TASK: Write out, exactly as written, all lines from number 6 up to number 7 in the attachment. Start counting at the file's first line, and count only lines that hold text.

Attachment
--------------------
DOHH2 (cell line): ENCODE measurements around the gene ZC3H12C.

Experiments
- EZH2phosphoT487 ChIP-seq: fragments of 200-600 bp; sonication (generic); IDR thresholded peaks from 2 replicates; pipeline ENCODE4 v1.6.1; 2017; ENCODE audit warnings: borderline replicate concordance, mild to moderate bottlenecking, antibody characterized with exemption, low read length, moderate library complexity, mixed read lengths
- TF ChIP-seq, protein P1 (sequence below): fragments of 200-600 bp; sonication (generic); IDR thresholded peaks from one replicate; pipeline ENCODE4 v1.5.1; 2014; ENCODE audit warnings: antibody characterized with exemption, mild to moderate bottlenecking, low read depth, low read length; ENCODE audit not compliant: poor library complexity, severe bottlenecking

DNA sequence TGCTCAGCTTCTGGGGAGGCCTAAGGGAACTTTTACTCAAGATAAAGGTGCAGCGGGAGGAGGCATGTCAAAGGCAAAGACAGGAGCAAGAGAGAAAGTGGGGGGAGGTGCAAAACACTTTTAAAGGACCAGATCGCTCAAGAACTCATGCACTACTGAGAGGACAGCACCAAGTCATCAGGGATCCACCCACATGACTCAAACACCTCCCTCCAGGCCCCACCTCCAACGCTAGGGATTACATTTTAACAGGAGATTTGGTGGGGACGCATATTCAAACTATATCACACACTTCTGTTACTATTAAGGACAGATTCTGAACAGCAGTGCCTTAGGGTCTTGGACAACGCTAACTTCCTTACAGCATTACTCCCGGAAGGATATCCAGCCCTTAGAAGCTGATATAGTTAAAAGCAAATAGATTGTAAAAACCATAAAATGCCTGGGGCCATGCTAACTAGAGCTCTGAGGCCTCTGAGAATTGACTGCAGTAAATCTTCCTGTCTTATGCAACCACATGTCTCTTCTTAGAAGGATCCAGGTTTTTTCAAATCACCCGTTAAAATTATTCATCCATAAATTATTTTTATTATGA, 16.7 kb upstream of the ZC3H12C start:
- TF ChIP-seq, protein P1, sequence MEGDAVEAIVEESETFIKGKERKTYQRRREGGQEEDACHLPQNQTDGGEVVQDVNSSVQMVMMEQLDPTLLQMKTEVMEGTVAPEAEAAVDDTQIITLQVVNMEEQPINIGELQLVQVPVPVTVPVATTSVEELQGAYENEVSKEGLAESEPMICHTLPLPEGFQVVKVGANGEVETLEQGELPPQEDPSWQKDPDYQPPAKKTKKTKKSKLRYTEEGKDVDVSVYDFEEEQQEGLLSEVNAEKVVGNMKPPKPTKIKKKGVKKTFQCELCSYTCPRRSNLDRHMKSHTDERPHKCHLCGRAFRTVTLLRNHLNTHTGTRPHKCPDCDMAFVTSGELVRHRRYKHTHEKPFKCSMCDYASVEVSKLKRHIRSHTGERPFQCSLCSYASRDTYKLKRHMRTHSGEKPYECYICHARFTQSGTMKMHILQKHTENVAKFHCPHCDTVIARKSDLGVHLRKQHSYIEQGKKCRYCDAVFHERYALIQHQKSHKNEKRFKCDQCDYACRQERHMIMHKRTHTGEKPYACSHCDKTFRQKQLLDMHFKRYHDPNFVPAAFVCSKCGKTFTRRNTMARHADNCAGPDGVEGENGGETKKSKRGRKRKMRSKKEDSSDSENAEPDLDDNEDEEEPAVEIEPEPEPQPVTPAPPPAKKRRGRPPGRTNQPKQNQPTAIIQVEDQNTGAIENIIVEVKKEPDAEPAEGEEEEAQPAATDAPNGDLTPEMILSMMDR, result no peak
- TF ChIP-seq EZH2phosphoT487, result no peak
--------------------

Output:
- TF ChIP-seq, protein P1, sequence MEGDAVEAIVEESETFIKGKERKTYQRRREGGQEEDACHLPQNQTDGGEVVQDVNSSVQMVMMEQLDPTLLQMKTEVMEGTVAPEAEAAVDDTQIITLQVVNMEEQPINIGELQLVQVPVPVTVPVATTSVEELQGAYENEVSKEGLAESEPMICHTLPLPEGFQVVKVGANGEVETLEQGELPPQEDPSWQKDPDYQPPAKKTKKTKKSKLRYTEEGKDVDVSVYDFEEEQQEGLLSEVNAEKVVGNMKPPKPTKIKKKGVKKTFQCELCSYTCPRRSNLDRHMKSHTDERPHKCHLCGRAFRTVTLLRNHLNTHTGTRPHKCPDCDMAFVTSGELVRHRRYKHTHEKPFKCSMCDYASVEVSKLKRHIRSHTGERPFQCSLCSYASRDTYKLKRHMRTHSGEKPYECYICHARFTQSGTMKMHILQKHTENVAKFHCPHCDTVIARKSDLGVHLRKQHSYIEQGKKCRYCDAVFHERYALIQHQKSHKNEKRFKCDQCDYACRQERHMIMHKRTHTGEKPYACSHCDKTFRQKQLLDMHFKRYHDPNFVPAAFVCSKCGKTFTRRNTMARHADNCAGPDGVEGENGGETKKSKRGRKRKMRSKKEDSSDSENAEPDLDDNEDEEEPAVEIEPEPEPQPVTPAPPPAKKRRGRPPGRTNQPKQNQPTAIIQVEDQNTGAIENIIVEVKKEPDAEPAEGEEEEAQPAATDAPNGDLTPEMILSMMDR, result no peak
- TF ChIP-seq EZH2phosphoT487, result no peak